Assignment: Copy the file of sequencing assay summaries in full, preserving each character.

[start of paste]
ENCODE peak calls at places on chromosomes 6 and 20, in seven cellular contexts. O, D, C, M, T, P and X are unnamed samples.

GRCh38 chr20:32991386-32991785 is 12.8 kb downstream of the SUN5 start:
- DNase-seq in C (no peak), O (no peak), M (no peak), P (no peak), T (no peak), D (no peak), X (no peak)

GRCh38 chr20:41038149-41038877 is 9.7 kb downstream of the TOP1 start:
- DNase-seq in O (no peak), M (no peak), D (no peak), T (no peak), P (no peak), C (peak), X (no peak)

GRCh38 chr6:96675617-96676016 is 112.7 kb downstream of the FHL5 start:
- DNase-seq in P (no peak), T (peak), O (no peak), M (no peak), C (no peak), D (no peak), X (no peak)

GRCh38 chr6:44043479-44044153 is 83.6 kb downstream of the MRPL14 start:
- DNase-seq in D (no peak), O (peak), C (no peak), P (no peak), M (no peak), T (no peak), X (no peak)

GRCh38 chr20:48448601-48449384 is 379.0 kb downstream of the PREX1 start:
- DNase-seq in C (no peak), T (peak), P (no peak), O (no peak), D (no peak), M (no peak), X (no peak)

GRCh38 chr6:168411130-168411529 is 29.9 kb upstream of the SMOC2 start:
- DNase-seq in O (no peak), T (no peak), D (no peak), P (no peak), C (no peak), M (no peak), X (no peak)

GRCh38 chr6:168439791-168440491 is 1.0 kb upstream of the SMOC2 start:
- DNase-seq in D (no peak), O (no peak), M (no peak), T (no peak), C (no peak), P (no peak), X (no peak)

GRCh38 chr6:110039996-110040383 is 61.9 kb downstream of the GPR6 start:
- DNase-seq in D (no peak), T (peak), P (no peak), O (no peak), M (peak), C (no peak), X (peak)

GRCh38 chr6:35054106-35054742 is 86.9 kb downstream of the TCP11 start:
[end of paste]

ENCODE peak calls at places on chromosomes 6 and 20, in seven cellular contexts. O, D, C, M, T, P and X are unnamed samples.

GRCh38 chr20:32991386-32991785 is 12.8 kb downstream of the SUN5 start:
- DNase-seq in C (no peak), O (no peak), M (no peak), P (no peak), T (no peak), D (no peak), X (no peak)

GRCh38 chr20:41038149-41038877 is 9.7 kb downstream of the TOP1 start:
- DNase-seq in O (no peak), M (no peak), D (no peak), T (no peak), P (no peak), C (peak), X (no peak)

GRCh38 chr6:96675617-96676016 is 112.7 kb downstream of the FHL5 start:
- DNase-seq in P (no peak), T (peak), O (no peak), M (no peak), C (no peak), D (no peak), X (no peak)

GRCh38 chr6:44043479-44044153 is 83.6 kb downstream of the MRPL14 start:
- DNase-seq in D (no peak), O (peak), C (no peak), P (no peak), M (no peak), T (no peak), X (no peak)

GRCh38 chr20:48448601-48449384 is 379.0 kb downstream of the PREX1 start:
- DNase-seq in C (no peak), T (peak), P (no peak), O (no peak), D (no peak), M (no peak), X (no peak)

GRCh38 chr6:168411130-168411529 is 29.9 kb upstream of the SMOC2 start:
- DNase-seq in O (no peak), T (no peak), D (no peak), P (no peak), C (no peak), M (no peak), X (no peak)

GRCh38 chr6:168439791-168440491 is 1.0 kb upstream of the SMOC2 start:
- DNase-seq in D (no peak), O (no peak), M (no peak), T (no peak), C (no peak), P (no peak), X (no peak)

GRCh38 chr6:110039996-110040383 is 61.9 kb downstream of the GPR6 start:
- DNase-seq in D (no peak), T (peak), P (no peak), O (no peak), M (peak), C (no peak), X (peak)

GRCh38 chr6:35054106-35054742 is 86.9 kb downstream of the TCP11 start: